The infamous intersection on Douglas Street at the Uptown shopping centre remains on the caution list of many residents because of close calls with drivers.
Saanich resident Nicole Frances says the intersection of Douglas and Saanich Road is a hazard for pedestrians, cyclists and drivers.
“It’s at least four times a week that I’m almost hit there,” said Frances. “I fear for my life every time I have to cross the Douglas intersection by Uptown mall. The people turning right onto Saanich Road never look to see if a pedestrian is crossing on the walk sign, and they take the turn without even stopping.”
Susan Nelson wrote in an online post that people are always in such a hurry that they often ignore or miss the signage already in place.
“I often have felt that intersections could use some changes … for pedestrians and cars,” said Nelson. “My only thought on addressing this is if you feel unsafe to report it to Saanich … and express your concerns to the city. Copy the letter to the police so maybe they can address the no-stopping.”
The stretch of intersections from Douglas to Blanshard Street along Saanich Road are on an ICBC list with a total of 60 crashes in 2022, up from 20 from the previous year.
Patrick Schreck, a director with the Greater Victoria cycling coalition Capital Bike, says that one way to mitigate collisions on the road is for smarter municipal planning.
“A poorly designed intersection is going to lend itself to more accidents for motorists, cyclists, and pedestrians,” Schreck said. “When an accident happens, there’s a tendency to point fingers and blame the motorist or cyclist when the priority should be to ask how could the design of the intersection be improved to avoid this situation in the first place.”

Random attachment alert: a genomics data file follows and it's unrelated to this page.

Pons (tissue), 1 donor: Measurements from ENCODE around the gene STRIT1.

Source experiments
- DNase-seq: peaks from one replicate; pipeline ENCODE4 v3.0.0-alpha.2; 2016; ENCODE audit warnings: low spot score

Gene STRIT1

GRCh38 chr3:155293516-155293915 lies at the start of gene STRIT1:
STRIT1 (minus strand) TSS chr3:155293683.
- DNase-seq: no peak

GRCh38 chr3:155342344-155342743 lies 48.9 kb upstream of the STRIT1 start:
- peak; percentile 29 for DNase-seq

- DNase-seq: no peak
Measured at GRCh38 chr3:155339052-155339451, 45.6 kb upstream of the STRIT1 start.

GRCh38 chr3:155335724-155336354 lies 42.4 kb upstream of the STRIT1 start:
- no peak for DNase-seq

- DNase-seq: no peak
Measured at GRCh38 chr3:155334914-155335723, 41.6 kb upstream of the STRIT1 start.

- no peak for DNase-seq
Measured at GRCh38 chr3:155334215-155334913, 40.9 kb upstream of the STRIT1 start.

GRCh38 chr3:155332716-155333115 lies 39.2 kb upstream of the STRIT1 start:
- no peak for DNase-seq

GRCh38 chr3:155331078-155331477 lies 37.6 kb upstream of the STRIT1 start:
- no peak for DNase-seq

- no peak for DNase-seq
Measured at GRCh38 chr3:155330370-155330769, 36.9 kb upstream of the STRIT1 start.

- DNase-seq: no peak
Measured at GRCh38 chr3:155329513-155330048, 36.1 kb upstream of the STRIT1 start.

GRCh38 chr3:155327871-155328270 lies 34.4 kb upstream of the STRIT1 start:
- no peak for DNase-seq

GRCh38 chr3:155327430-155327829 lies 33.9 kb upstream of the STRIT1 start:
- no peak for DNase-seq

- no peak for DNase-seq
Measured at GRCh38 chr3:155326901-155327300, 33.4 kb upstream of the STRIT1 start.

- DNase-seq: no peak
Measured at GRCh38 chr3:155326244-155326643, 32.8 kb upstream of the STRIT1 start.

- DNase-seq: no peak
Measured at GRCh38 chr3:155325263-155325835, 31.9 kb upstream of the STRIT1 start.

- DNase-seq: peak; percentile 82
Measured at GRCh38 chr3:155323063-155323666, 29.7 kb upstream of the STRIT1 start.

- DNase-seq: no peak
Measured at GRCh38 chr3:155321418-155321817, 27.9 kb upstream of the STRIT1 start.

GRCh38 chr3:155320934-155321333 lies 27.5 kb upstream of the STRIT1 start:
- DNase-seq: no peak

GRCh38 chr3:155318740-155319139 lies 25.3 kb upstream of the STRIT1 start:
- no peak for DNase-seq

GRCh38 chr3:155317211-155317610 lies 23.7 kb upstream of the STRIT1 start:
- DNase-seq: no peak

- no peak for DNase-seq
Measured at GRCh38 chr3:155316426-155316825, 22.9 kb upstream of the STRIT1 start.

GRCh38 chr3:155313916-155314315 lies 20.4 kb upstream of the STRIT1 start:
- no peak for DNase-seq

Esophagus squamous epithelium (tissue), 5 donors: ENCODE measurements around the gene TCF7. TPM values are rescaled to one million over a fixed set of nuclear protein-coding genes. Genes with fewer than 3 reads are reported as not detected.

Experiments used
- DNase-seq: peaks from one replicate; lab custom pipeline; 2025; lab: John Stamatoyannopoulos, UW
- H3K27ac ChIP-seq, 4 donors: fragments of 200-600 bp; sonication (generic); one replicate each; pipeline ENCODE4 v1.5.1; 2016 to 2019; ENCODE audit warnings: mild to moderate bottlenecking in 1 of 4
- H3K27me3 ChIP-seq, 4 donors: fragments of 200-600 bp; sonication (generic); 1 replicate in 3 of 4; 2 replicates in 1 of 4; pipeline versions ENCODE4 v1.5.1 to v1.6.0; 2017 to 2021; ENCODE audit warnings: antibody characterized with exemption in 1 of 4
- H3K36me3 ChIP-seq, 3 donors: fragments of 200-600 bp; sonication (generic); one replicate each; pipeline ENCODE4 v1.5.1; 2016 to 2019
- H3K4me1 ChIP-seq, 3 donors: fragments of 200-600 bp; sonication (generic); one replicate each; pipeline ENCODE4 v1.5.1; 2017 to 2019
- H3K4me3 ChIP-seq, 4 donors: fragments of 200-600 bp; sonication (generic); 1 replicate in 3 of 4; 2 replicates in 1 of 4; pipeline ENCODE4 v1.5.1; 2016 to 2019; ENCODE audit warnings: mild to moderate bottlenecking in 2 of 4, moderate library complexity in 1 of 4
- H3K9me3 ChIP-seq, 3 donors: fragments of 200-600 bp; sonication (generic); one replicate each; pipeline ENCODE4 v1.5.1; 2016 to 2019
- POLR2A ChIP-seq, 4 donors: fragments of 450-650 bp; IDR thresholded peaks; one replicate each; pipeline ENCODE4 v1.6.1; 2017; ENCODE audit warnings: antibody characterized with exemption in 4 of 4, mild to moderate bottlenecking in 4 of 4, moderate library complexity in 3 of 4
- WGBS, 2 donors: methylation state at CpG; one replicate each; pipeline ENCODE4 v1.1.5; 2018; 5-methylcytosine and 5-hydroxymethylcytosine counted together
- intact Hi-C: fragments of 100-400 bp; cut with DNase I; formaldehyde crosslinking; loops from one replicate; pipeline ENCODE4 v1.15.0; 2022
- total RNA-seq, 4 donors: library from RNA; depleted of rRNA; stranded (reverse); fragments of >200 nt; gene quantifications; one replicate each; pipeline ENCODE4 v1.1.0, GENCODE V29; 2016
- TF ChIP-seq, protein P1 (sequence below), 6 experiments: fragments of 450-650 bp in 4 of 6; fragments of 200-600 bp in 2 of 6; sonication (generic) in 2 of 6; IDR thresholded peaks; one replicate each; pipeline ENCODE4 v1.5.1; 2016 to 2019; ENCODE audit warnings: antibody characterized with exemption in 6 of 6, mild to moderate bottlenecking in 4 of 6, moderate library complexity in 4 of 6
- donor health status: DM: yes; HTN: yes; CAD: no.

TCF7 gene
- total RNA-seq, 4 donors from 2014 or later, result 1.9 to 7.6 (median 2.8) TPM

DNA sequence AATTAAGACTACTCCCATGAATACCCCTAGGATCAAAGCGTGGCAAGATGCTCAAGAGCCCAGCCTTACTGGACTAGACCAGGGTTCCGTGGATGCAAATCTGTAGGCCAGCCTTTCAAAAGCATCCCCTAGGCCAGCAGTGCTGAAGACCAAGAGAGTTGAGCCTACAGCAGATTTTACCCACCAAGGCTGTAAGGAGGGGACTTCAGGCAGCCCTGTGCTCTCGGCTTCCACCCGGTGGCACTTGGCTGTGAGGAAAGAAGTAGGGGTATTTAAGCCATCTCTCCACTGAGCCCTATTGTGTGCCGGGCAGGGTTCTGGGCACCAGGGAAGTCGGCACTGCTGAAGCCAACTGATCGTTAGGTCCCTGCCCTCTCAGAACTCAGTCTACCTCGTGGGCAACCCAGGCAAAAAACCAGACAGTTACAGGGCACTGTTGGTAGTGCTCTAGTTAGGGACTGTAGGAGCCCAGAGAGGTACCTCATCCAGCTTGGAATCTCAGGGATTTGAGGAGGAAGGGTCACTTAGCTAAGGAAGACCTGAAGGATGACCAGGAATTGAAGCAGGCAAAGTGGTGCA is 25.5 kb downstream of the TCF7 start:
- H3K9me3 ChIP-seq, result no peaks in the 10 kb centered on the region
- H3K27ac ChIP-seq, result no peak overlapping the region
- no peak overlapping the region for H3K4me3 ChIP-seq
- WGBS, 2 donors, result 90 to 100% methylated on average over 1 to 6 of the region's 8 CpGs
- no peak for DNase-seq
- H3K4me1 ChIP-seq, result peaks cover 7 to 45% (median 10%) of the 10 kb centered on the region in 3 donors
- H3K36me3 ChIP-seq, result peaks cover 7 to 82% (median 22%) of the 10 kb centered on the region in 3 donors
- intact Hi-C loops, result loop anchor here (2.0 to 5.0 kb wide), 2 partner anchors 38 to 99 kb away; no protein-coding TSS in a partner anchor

He added that a tight turning radius often requires vehicles to navigate more slowly and that “phase lights” and flashing signage can help quell the likelihood of a collision. However, he has been noticing better-designed intersections throughout Vancouver Island and the Lower Mainland as time progresses.
“There’s also a responsibility for educational campaigns,” said Schreck. “Some motorists don’t know if they have the right of way or if the cyclist does. Clear signage and slowing down is going to be a winner for everyone.”
Some residents have suggested fixes to make the Douglas/Saanich corner less accident-prone, such as making this intersection “no right on red” and adding a green arrow for a right turn. Others suggest installing cameras to deter drivers from speeding through. Above all, the most common denominator among drivers and pedestrians is speed. Being more mindful of their surroundings before stepping onto the road or before turning.
“It’s not just these intersections that need attention, there are people making use of other intersections with roadways, so they also need to have the appropriate design,” said Schreck.